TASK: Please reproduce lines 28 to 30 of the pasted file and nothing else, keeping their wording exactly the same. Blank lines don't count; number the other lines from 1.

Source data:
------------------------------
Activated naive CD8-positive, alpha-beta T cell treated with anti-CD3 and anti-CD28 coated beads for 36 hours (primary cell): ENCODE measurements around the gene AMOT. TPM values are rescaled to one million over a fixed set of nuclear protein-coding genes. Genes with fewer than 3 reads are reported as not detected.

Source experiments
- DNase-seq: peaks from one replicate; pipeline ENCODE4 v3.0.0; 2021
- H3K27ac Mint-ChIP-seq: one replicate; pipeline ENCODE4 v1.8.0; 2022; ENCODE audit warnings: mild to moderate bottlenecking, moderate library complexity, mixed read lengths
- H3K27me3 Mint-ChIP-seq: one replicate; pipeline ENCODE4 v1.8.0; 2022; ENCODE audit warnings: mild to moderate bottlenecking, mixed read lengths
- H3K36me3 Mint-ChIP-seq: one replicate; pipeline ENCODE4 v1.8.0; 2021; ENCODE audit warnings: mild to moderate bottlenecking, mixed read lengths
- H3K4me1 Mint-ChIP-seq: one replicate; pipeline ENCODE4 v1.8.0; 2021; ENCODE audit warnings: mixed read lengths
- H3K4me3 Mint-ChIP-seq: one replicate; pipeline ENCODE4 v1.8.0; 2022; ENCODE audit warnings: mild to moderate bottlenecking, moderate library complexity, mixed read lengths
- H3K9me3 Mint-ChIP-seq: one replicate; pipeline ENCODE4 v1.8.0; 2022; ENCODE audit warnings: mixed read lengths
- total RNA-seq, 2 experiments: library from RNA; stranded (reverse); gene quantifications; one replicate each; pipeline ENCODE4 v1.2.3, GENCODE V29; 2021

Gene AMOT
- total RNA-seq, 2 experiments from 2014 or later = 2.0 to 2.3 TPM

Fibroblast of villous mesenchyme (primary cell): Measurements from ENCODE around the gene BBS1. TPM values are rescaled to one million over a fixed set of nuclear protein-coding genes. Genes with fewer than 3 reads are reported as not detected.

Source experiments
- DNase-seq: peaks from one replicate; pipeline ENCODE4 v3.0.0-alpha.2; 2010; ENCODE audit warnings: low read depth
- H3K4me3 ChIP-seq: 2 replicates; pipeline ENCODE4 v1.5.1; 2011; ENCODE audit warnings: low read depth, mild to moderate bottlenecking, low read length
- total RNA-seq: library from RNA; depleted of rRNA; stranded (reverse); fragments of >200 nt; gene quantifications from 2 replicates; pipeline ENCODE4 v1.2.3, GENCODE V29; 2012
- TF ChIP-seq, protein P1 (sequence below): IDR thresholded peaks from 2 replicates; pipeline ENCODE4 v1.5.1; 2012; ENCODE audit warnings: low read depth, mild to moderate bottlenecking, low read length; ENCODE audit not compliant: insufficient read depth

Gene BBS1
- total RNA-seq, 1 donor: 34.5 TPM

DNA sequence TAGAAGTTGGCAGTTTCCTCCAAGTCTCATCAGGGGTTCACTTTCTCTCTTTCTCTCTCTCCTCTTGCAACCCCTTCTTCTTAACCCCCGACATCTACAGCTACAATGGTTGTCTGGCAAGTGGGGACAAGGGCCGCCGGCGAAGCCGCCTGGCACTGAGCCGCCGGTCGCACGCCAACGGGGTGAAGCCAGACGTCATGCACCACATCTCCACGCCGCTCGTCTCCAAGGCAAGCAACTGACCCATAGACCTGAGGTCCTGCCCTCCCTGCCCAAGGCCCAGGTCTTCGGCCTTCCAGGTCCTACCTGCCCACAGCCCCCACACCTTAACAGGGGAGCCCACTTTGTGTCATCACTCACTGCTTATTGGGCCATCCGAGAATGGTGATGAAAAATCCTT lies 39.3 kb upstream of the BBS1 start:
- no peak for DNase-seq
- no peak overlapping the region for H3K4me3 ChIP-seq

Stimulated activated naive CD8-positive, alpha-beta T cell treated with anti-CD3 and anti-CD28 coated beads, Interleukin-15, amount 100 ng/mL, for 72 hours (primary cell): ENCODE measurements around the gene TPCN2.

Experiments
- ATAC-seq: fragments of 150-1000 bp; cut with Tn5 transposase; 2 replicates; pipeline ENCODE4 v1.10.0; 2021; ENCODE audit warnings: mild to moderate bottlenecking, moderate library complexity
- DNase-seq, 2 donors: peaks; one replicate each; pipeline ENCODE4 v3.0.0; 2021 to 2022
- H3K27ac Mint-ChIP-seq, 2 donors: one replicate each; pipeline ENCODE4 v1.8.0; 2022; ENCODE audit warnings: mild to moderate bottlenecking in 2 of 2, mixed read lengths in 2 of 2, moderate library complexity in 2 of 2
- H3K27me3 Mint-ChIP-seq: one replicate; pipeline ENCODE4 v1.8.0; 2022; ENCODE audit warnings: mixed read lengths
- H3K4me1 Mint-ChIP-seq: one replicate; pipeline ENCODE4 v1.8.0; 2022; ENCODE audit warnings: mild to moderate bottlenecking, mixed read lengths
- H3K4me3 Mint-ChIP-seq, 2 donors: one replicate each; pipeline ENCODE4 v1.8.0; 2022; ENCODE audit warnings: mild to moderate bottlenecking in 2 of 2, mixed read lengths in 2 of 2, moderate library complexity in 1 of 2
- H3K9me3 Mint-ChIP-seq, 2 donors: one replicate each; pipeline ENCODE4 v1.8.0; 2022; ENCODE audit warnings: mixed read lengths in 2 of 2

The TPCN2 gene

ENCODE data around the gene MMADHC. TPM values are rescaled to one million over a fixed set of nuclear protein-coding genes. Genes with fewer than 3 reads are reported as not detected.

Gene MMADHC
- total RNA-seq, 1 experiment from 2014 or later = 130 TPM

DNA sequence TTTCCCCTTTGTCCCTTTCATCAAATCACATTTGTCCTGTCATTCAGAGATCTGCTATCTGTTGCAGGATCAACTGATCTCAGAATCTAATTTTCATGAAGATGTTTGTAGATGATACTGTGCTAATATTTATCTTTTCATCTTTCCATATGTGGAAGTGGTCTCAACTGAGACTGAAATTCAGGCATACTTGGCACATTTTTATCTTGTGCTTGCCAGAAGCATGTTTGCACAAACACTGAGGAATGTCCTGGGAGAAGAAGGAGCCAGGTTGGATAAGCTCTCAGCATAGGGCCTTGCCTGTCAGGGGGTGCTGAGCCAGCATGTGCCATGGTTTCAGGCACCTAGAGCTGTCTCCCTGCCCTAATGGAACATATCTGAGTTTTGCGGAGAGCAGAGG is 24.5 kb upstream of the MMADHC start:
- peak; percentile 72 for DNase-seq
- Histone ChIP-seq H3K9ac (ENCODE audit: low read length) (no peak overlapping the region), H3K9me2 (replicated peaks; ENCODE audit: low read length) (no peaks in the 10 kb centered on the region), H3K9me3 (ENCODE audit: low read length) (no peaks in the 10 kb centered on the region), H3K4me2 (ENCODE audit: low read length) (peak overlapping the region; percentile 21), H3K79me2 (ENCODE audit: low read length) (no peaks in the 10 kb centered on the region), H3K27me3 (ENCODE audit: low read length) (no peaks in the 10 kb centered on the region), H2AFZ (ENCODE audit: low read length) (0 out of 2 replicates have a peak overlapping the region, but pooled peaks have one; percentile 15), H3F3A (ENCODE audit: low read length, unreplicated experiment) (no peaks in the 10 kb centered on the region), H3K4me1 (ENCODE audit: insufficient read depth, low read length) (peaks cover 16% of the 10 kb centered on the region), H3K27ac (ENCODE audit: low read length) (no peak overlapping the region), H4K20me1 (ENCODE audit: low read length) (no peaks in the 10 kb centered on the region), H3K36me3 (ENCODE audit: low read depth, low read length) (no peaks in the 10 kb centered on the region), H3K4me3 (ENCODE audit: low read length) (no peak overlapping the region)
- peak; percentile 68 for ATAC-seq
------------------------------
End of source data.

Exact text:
- H3K27ac Mint-ChIP-seq, 2 donors: one replicate each; pipeline ENCODE4 v1.8.0; 2022; ENCODE audit warnings: mild to moderate bottlenecking in 2 of 2, mixed read lengths in 2 of 2, moderate library complexity in 2 of 2
- H3K27me3 Mint-ChIP-seq: one replicate; pipeline ENCODE4 v1.8.0; 2022; ENCODE audit warnings: mixed read lengths
- H3K4me1 Mint-ChIP-seq: one replicate; pipeline ENCODE4 v1.8.0; 2022; ENCODE audit warnings: mild to moderate bottlenecking, mixed read lengths